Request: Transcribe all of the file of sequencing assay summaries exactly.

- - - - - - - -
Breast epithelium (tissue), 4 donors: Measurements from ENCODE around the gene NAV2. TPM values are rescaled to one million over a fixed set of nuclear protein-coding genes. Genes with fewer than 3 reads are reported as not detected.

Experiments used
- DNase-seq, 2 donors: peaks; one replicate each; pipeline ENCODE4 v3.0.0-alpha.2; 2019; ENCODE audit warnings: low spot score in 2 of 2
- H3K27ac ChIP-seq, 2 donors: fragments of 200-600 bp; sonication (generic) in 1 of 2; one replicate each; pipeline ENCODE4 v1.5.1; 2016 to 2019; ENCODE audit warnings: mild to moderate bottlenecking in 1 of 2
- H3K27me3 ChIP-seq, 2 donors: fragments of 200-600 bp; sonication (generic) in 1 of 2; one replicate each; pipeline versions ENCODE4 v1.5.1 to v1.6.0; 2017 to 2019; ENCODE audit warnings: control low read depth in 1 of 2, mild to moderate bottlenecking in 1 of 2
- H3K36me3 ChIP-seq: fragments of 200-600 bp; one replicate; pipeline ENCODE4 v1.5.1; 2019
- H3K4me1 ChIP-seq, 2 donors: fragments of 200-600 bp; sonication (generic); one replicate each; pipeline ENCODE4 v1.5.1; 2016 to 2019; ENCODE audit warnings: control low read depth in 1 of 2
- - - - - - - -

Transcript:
Breast epithelium (tissue), 4 donors: Measurements from ENCODE around the gene NAV2. TPM values are rescaled to one million over a fixed set of nuclear protein-coding genes. Genes with fewer than 3 reads are reported as not detected.

Experiments used
- DNase-seq, 2 donors: peaks; one replicate each; pipeline ENCODE4 v3.0.0-alpha.2; 2019; ENCODE audit warnings: low spot score in 2 of 2
- H3K27ac ChIP-seq, 2 donors: fragments of 200-600 bp; sonication (generic) in 1 of 2; one replicate each; pipeline ENCODE4 v1.5.1; 2016 to 2019; ENCODE audit warnings: mild to moderate bottlenecking in 1 of 2
- H3K27me3 ChIP-seq, 2 donors: fragments of 200-600 bp; sonication (generic) in 1 of 2; one replicate each; pipeline versions ENCODE4 v1.5.1 to v1.6.0; 2017 to 2019; ENCODE audit warnings: control low read depth in 1 of 2, mild to moderate bottlenecking in 1 of 2
- H3K36me3 ChIP-seq: fragments of 200-600 bp; one replicate; pipeline ENCODE4 v1.5.1; 2019
- H3K4me1 ChIP-seq, 2 donors: fragments of 200-600 bp; sonication (generic); one replicate each; pipeline ENCODE4 v1.5.1; 2016 to 2019; ENCODE audit warnings: control low read depth in 1 of 2